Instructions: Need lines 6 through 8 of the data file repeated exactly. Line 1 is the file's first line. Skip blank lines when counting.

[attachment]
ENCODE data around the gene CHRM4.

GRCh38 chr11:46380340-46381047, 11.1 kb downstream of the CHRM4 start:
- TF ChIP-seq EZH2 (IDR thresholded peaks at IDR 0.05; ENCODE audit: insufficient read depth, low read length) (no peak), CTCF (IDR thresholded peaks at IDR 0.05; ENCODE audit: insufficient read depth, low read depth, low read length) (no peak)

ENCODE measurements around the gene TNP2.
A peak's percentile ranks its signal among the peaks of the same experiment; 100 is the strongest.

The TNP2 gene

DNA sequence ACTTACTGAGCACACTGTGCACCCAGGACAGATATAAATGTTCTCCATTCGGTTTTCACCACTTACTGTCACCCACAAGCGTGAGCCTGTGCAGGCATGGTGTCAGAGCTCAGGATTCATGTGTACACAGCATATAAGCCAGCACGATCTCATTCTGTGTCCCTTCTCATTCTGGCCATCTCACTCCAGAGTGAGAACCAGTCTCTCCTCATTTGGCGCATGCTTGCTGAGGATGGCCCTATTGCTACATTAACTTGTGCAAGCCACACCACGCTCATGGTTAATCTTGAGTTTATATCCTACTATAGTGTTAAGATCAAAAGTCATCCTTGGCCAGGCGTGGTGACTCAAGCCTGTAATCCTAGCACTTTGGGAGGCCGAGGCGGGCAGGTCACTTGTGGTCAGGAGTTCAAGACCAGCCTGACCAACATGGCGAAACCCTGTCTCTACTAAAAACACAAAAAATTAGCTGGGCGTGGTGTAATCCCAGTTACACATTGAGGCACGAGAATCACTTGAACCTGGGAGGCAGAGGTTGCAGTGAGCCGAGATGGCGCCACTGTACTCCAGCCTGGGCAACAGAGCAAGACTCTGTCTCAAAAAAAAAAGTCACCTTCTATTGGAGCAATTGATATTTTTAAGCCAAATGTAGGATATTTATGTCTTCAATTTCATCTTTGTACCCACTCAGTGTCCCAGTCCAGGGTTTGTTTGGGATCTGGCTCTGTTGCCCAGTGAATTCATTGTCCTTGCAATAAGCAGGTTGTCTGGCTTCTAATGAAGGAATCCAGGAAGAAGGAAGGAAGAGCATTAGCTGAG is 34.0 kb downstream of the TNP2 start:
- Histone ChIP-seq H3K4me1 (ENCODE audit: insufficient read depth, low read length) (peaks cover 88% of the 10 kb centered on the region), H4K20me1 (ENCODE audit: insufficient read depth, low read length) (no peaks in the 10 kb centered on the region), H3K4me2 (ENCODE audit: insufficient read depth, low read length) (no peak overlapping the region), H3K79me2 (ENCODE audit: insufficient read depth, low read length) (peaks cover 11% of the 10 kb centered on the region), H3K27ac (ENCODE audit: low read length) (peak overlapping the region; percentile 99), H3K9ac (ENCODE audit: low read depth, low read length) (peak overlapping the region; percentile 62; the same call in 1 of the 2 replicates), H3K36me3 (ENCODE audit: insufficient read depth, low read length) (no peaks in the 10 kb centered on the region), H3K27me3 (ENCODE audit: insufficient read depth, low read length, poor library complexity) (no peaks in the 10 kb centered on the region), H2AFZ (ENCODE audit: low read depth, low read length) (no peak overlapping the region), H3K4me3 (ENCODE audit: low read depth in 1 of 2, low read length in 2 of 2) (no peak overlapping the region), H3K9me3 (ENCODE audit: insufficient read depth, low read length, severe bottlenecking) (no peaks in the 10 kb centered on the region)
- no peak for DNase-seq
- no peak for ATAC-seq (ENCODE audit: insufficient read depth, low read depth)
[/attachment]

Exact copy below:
The TNP2 gene

DNA sequence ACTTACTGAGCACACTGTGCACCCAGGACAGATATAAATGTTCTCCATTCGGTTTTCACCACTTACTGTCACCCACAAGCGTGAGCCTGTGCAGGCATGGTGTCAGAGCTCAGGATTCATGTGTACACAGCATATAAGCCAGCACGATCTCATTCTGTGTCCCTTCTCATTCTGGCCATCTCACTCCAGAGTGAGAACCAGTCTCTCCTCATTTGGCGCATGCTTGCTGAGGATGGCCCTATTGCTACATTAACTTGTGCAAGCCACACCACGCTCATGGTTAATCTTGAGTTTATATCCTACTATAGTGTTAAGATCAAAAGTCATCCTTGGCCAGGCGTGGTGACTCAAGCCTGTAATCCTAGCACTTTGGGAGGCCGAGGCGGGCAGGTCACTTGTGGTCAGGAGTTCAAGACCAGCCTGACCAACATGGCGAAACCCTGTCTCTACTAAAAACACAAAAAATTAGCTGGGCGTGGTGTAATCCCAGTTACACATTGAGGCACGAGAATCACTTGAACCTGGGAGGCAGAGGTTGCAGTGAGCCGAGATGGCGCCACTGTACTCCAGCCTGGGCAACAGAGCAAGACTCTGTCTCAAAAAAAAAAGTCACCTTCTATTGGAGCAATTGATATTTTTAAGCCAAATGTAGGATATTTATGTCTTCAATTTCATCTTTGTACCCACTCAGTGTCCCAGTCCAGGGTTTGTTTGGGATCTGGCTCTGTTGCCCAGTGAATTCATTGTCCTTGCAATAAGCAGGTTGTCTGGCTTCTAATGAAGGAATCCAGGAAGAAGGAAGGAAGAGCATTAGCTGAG is 34.0 kb downstream of the TNP2 start:
- Histone ChIP-seq H3K4me1 (ENCODE audit: insufficient read depth, low read length) (peaks cover 88% of the 10 kb centered on the region), H4K20me1 (ENCODE audit: insufficient read depth, low read length) (no peaks in the 10 kb centered on the region), H3K4me2 (ENCODE audit: insufficient read depth, low read length) (no peak overlapping the region), H3K79me2 (ENCODE audit: insufficient read depth, low read length) (peaks cover 11% of the 10 kb centered on the region), H3K27ac (ENCODE audit: low read length) (peak overlapping the region; percentile 99), H3K9ac (ENCODE audit: low read depth, low read length) (peak overlapping the region; percentile 62; the same call in 1 of the 2 replicates), H3K36me3 (ENCODE audit: insufficient read depth, low read length) (no peaks in the 10 kb centered on the region), H3K27me3 (ENCODE audit: insufficient read depth, low read length, poor library complexity) (no peaks in the 10 kb centered on the region), H2AFZ (ENCODE audit: low read depth, low read length) (no peak overlapping the region), H3K4me3 (ENCODE audit: low read depth in 1 of 2, low read length in 2 of 2) (no peak overlapping the region), H3K9me3 (ENCODE audit: insufficient read depth, low read length, severe bottlenecking) (no peaks in the 10 kb centered on the region)